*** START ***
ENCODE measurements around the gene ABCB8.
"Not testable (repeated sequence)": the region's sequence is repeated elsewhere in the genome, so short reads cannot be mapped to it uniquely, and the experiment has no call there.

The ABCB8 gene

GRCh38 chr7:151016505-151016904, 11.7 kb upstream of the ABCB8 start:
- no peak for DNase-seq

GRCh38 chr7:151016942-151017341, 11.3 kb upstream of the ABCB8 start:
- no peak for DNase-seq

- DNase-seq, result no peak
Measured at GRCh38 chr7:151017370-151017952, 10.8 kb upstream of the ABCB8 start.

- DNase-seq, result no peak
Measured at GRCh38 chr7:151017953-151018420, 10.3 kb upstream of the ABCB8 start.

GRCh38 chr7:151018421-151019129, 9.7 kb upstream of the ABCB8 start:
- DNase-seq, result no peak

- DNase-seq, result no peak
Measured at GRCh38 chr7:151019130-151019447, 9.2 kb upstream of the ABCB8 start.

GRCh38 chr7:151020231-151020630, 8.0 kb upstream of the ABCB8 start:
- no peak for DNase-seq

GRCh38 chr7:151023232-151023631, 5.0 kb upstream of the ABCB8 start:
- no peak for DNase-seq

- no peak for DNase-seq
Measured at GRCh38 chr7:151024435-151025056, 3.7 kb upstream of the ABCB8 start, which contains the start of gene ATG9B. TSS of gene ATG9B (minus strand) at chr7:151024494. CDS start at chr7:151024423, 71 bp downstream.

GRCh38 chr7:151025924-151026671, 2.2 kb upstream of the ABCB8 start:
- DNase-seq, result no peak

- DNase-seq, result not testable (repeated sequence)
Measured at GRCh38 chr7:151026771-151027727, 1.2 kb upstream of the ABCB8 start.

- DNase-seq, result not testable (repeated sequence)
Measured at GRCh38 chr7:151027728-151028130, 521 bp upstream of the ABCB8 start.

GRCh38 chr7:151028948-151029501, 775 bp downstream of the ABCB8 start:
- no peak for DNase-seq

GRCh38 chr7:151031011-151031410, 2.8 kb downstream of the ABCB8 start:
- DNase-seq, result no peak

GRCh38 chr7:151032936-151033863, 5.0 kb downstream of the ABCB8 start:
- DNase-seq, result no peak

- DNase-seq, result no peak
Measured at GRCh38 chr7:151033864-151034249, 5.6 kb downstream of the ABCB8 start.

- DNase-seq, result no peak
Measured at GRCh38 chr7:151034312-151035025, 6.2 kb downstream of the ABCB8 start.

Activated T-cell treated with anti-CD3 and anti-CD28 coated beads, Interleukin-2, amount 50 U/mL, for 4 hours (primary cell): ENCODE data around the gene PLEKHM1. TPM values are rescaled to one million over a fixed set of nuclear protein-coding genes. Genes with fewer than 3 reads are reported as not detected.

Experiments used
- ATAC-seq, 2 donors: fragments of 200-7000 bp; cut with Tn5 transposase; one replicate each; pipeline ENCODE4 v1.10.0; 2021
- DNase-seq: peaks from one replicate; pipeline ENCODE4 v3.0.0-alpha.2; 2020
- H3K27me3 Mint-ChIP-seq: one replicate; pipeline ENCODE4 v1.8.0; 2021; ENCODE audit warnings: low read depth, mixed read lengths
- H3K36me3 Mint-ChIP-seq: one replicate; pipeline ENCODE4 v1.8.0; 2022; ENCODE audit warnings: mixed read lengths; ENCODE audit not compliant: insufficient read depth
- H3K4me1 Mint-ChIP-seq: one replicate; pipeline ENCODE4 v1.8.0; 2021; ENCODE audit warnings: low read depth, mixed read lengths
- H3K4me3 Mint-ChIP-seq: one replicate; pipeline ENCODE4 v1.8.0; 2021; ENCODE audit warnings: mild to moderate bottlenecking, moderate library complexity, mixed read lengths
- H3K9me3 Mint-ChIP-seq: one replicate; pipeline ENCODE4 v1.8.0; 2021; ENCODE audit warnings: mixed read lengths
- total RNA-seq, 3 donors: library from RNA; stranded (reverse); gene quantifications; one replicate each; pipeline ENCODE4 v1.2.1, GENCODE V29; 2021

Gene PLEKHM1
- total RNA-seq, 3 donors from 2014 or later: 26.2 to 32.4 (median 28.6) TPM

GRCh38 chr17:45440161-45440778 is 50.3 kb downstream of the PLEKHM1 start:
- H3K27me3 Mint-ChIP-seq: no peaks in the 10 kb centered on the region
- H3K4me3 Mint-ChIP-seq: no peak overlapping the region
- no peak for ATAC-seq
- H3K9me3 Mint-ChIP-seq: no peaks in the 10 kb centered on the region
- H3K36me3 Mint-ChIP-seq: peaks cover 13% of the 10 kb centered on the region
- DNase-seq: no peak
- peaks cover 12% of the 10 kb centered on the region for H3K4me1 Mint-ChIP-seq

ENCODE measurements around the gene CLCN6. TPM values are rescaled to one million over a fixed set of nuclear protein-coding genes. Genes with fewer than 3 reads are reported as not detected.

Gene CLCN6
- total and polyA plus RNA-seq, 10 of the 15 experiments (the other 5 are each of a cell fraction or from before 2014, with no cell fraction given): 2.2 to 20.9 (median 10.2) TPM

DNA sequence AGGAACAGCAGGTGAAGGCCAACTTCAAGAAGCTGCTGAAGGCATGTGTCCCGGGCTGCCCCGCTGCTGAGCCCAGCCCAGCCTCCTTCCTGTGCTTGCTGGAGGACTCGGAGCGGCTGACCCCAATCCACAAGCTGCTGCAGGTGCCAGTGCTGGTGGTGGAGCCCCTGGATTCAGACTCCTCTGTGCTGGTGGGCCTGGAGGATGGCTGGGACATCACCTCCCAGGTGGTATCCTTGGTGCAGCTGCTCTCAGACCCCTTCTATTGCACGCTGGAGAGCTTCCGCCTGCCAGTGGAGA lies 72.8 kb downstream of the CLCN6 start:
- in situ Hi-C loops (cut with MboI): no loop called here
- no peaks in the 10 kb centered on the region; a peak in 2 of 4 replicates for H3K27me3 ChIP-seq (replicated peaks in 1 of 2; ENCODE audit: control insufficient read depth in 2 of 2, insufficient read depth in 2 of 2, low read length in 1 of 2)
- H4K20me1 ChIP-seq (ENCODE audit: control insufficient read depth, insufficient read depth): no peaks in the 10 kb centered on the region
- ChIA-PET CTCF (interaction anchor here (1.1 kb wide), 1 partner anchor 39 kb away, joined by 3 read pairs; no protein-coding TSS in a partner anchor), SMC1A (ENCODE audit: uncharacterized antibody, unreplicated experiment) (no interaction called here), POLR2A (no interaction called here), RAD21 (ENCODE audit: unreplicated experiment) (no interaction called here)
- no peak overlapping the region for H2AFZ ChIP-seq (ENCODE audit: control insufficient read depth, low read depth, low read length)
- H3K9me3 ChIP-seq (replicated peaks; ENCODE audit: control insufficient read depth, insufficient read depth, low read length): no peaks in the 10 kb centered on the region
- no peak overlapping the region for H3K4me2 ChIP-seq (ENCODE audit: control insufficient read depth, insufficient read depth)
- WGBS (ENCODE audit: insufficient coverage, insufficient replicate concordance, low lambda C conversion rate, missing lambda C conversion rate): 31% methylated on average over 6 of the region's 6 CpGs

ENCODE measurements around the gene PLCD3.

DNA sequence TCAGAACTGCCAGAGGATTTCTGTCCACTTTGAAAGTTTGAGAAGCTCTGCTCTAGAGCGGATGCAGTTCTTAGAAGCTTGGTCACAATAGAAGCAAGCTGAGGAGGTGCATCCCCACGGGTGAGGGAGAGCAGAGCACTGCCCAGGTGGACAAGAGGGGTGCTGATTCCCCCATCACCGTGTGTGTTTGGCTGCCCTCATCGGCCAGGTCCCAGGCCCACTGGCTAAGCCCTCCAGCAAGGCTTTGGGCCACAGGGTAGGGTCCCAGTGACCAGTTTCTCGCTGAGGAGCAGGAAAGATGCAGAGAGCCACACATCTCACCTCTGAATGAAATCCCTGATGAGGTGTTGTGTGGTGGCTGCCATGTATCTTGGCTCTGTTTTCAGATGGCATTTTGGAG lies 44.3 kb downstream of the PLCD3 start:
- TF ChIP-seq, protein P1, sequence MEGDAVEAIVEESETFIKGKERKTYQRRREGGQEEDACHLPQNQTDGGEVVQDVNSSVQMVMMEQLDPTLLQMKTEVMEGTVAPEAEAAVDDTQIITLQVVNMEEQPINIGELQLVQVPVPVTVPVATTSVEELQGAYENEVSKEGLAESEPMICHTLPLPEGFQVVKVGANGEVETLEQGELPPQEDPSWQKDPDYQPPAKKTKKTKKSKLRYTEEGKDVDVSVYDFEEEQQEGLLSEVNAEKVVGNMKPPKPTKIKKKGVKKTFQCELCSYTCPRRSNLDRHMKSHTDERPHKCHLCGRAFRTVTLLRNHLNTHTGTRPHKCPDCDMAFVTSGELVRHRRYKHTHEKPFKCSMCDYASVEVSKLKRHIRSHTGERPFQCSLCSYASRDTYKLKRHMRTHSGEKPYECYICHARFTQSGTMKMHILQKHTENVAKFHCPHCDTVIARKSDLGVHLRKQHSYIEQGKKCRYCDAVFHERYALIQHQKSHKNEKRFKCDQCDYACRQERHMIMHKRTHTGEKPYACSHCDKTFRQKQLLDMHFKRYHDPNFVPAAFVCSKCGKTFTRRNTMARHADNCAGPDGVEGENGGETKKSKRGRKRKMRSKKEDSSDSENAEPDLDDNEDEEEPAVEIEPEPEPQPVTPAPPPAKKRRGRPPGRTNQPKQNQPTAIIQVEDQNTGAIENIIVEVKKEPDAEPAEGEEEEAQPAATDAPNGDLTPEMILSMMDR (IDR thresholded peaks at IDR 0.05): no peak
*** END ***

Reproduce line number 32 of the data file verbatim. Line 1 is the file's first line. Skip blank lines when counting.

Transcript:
GRCh38 chr7:151032936-151033863, 5.0 kb downstream of the ABCB8 start: